What American schools might learn from researchers in Iceland about how testing not only literacy and math, but the emotional lives of children.
What American schools might learn from researchers in Iceland about how to test not only literacy and math skills, but the emotional lives of children.
Over the last few years, Iceland has gone from economic boom to bust and is back on the upswing. All of these rapid changes have had drastic effects on lifestyle, which everyone assumed would trickle down to the well-being of the nation's children. Sadly, it's historically been difficult to track.
Luckily, since Iceland is in the European Economic Area as well as an OECD member, every three years member countries are required to take part in PISA, a standardized set of questions that test a student's ability and capacity to continue learning throughout life. In addition to testing academic abilities like literacy and math, it also tests factors such as enjoyment of reading and self-worth, among many other things.
This is a great tool to get a baseline and compare between nations, but it suffers from other issues. Namely, that only 15-year-olds take the test and do so at the end of the school year. In Iceland, as in many countries, this is the age at which they are finishing compulsory
education and move from compulsory education to college level. Any major issues found in the months after testing are no longer applicable because those students are long gone, making intervention and change difficult to manage.
We have been focusing on closing the feedback loop between discovering problems and intervention. Taking a page from the business world, we looked at how many companies are designing and building a product through several small iterative cycles rather than a long and drawn out one. Having many smaller cycles of development has plenty of advantages, but the
main one is that problems are spotted early and can be addressed sooner.
Using this approach, we built software that allows participating schools in Iceland to upload their student list at the beginning of the school year and each month, we randomly select a smaller representative set and administer a short online survey. Each school is able to get a data point on their progress in engagement of students, their well-being and school ethos, as well as compare themselves to a national average within Iceland.
So far, the results have been amazing. Previously, let's say a school had a bullying problem and might might think their situation was typical—that boys will be boys and girls will be girls. Now, schools can see how much of a bullying problem they really do have, compare it to the average, and see how it develops over time. The next step then becomes instituting policies to reduce problems.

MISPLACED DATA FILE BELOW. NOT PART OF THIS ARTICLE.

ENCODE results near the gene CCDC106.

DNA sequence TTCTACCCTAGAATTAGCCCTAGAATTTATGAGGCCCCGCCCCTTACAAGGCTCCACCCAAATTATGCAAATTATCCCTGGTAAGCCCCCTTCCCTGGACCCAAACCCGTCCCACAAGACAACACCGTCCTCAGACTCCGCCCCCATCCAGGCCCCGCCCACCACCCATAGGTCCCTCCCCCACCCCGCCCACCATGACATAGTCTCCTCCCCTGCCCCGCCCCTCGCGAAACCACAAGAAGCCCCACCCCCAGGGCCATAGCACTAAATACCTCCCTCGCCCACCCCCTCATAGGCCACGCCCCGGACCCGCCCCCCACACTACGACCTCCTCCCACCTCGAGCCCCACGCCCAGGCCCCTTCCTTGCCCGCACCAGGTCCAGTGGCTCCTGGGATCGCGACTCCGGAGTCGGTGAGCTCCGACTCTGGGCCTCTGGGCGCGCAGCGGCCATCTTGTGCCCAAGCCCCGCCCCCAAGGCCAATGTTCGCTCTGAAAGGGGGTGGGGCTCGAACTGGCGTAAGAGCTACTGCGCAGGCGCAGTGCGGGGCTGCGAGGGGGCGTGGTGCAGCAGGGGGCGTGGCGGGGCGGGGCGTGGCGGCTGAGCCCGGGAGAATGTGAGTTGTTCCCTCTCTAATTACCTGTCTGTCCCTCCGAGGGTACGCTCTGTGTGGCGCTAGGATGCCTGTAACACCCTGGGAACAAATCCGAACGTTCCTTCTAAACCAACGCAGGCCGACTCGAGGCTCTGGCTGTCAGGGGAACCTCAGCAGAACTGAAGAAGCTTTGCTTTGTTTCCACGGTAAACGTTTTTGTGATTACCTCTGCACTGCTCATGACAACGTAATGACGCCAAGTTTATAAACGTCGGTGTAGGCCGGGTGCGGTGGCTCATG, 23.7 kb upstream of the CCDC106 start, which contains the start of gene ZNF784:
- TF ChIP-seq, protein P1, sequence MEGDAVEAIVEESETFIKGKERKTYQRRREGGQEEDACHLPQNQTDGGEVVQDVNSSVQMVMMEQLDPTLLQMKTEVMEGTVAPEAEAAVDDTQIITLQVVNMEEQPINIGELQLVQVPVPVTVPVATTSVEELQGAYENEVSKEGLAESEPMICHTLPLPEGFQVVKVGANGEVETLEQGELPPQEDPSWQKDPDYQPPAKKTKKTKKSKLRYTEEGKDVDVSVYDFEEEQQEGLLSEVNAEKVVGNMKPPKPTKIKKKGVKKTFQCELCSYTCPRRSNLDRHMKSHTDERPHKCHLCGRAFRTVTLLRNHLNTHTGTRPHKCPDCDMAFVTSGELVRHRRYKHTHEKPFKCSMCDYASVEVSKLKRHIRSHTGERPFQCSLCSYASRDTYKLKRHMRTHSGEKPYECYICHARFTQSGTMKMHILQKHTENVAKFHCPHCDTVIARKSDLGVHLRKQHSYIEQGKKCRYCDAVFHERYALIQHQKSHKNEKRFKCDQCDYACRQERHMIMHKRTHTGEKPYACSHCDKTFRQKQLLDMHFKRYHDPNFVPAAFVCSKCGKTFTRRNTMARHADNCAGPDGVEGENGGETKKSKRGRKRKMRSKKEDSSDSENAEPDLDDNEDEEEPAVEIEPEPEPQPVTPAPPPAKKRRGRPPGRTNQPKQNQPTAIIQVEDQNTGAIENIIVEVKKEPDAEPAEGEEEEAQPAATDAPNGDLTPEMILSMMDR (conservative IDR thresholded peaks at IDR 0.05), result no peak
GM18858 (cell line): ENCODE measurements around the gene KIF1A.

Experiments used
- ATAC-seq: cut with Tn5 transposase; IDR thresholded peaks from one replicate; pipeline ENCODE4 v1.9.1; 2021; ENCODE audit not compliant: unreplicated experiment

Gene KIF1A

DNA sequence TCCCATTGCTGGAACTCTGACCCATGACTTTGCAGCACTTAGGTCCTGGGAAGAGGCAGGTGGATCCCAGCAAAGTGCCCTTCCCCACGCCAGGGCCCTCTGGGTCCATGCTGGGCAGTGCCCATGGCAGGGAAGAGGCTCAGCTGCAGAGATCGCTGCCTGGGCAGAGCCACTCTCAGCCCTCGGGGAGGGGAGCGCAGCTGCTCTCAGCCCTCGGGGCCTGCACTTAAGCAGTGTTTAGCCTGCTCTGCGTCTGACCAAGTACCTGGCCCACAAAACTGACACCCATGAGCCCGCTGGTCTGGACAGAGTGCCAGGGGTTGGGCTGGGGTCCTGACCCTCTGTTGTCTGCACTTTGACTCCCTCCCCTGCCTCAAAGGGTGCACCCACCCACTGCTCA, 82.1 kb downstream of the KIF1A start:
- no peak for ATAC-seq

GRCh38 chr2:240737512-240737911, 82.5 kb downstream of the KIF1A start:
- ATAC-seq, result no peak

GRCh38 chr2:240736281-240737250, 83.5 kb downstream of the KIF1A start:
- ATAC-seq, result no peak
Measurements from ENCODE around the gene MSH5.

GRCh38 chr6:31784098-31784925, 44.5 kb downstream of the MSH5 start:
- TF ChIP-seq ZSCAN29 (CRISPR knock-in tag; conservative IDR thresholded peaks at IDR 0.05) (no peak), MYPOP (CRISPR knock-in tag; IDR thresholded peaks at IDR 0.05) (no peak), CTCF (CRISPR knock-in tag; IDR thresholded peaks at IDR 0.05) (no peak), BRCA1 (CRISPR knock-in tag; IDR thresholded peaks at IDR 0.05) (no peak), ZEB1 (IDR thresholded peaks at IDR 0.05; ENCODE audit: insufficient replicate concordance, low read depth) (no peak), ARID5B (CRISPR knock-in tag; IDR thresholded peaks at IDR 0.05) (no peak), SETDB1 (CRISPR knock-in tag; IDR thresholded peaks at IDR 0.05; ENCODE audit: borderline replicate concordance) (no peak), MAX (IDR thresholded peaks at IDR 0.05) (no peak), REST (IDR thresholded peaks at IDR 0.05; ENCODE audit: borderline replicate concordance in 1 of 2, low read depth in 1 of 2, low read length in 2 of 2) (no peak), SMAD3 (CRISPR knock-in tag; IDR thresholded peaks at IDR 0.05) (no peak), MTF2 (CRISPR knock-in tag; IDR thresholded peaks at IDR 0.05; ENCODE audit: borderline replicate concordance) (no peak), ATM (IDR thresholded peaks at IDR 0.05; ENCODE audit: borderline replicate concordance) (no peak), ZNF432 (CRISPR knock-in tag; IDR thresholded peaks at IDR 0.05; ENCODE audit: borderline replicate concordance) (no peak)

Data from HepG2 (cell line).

Along with each data point, we are able to break down the information in further detail. Once a critical mass of students have taken the survey to make it both anonymous and statistically robust, we break down the information by gender, grade, and gender within grade. For instance, boys' enjoyment of sports constantly stays high, whereas girls' interest declines with age and while boys' self-esteem says high across all grade levels, for girls it tends to drop dramatically.
This information has also proven to be extremely valuable when it comes to deciding how school funds are to be spent. Recently, to address the problem of boys underperforming in school, the simple answer has been to throw more money at the problem. While this is certainly a noble solution, what is missed in the finding is that levels of anxiety, depression,
and bullying are much, much higher in girls than in boys, but because it isn't measured as a GPA on a report card, it's commonly overlooked. An entire generation of young women is leaving compulsory school with low morale, but no one is paying attention. Possible efforts to increase students' sense of belonging within school will not only cost less but also result in fewer cases of bullying. Knowing how the different psychometric values connect and tie together allows you to see the bigger picture.
This is the third school year where we have been running this survey in Iceland. As more and more schools use the system, the better the results become. As schools self-evaluate and improve, the national average also increases, putting more pressure on lagging schools to improve the quality of life for students in their institutions. In the end, students are the real winners as the quality of the schools steadily improves.
Illustration by Junyi Wu
Brian Suda, based in Reykjavik, Iceland, is part of a small company called Skólapúlsinn, which focuses on educational testing and research. His own little patch of internet is where many of his past projects and crazy ideas can be found.